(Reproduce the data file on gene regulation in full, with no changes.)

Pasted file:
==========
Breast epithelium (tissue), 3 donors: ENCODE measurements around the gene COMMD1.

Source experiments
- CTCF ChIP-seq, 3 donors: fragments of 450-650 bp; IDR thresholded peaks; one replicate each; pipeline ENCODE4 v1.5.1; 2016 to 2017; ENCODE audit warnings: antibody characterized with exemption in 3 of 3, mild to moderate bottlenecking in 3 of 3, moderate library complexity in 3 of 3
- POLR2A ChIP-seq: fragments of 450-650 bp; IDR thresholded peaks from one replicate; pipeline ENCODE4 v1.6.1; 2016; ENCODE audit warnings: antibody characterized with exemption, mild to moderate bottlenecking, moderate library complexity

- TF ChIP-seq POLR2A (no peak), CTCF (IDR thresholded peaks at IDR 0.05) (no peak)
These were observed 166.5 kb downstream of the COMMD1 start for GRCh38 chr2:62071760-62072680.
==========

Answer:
Breast epithelium (tissue), 3 donors: ENCODE measurements around the gene COMMD1.

Source experiments
- CTCF ChIP-seq, 3 donors: fragments of 450-650 bp; IDR thresholded peaks; one replicate each; pipeline ENCODE4 v1.5.1; 2016 to 2017; ENCODE audit warnings: antibody characterized with exemption in 3 of 3, mild to moderate bottlenecking in 3 of 3, moderate library complexity in 3 of 3
- POLR2A ChIP-seq: fragments of 450-650 bp; IDR thresholded peaks from one replicate; pipeline ENCODE4 v1.6.1; 2016; ENCODE audit warnings: antibody characterized with exemption, mild to moderate bottlenecking, moderate library complexity

- TF ChIP-seq POLR2A (no peak), CTCF (IDR thresholded peaks at IDR 0.05) (no peak)
These were observed 166.5 kb downstream of the COMMD1 start for GRCh38 chr2:62071760-62072680.